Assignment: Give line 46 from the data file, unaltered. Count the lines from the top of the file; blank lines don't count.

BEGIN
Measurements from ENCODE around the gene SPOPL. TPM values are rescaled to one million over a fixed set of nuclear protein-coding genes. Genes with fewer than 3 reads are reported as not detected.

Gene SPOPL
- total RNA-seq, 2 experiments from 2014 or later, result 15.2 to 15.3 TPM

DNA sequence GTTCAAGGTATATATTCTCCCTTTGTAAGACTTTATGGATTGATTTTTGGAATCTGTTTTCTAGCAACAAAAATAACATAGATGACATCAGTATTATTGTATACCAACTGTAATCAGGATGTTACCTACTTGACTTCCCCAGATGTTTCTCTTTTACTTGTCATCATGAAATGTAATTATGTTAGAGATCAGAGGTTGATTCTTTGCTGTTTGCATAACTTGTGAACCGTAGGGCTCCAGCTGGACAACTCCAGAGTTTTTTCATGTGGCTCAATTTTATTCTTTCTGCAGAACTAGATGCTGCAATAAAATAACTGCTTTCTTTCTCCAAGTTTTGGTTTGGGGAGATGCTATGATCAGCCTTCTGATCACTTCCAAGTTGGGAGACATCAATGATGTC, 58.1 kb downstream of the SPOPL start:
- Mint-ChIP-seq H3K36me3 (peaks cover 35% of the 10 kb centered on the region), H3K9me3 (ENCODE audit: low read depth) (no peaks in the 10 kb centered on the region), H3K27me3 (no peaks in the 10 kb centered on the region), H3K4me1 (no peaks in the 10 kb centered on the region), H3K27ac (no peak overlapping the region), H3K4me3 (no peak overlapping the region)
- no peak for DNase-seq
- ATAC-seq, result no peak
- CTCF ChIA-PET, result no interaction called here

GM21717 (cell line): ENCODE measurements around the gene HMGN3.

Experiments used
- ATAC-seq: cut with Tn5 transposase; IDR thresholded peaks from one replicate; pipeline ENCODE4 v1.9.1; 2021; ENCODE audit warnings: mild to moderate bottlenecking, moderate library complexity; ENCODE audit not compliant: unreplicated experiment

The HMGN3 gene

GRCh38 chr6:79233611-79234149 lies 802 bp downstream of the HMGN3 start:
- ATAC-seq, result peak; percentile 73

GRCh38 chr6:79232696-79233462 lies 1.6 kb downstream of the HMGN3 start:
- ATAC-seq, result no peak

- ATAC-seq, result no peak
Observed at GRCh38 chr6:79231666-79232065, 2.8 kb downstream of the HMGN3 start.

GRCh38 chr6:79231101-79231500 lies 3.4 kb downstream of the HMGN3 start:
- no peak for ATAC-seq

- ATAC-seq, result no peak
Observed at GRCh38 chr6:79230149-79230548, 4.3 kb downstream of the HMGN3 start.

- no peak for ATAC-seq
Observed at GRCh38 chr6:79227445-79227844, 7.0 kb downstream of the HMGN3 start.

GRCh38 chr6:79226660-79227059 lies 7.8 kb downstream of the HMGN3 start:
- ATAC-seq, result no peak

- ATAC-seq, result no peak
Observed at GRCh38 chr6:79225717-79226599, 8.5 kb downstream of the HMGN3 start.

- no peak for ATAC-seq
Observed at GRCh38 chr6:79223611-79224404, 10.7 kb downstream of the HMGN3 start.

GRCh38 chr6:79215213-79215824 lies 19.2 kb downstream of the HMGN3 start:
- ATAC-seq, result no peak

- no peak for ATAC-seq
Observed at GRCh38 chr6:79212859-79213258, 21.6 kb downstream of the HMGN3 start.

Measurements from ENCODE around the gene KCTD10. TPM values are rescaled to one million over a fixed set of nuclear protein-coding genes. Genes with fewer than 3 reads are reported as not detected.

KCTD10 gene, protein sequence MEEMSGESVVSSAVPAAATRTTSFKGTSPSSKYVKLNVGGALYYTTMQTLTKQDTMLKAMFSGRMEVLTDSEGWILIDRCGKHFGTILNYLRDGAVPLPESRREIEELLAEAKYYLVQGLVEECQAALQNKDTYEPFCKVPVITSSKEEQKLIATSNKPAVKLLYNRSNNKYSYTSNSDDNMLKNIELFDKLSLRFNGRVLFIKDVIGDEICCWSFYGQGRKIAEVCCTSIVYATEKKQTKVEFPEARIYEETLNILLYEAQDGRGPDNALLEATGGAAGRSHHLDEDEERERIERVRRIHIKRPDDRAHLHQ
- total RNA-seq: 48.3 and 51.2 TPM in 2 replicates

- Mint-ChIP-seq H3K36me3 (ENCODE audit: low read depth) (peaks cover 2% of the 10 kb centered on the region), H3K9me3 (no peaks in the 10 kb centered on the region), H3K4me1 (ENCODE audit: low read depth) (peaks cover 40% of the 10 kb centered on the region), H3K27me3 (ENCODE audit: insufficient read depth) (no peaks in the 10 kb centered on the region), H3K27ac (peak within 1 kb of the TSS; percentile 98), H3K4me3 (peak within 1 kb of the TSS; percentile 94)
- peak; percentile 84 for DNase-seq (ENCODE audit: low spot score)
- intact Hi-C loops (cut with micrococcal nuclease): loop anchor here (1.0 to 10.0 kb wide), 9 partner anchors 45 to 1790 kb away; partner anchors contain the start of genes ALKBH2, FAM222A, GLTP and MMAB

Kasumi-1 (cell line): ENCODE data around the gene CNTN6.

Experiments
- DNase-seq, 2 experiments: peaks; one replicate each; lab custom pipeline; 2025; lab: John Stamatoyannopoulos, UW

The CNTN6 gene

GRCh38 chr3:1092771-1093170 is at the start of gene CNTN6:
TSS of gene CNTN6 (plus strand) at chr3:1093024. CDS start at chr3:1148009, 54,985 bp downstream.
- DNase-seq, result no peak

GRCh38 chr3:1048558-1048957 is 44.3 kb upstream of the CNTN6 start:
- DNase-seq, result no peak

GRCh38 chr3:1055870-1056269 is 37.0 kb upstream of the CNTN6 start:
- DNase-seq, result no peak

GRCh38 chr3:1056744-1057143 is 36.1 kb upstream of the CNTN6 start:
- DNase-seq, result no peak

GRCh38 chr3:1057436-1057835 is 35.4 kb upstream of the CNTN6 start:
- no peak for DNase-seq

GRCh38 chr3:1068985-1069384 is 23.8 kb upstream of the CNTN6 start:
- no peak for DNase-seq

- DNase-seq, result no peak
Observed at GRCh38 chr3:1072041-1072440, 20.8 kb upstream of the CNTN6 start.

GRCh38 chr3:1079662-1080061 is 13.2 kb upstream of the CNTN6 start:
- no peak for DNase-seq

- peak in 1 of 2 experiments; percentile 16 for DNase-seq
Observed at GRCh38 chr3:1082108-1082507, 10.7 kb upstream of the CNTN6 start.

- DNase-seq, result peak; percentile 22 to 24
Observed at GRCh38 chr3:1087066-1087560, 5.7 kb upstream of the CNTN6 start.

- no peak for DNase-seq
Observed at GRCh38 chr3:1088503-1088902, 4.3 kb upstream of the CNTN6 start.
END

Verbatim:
TSS of gene CNTN6 (plus strand) at chr3:1093024. CDS start at chr3:1148009, 54,985 bp downstream.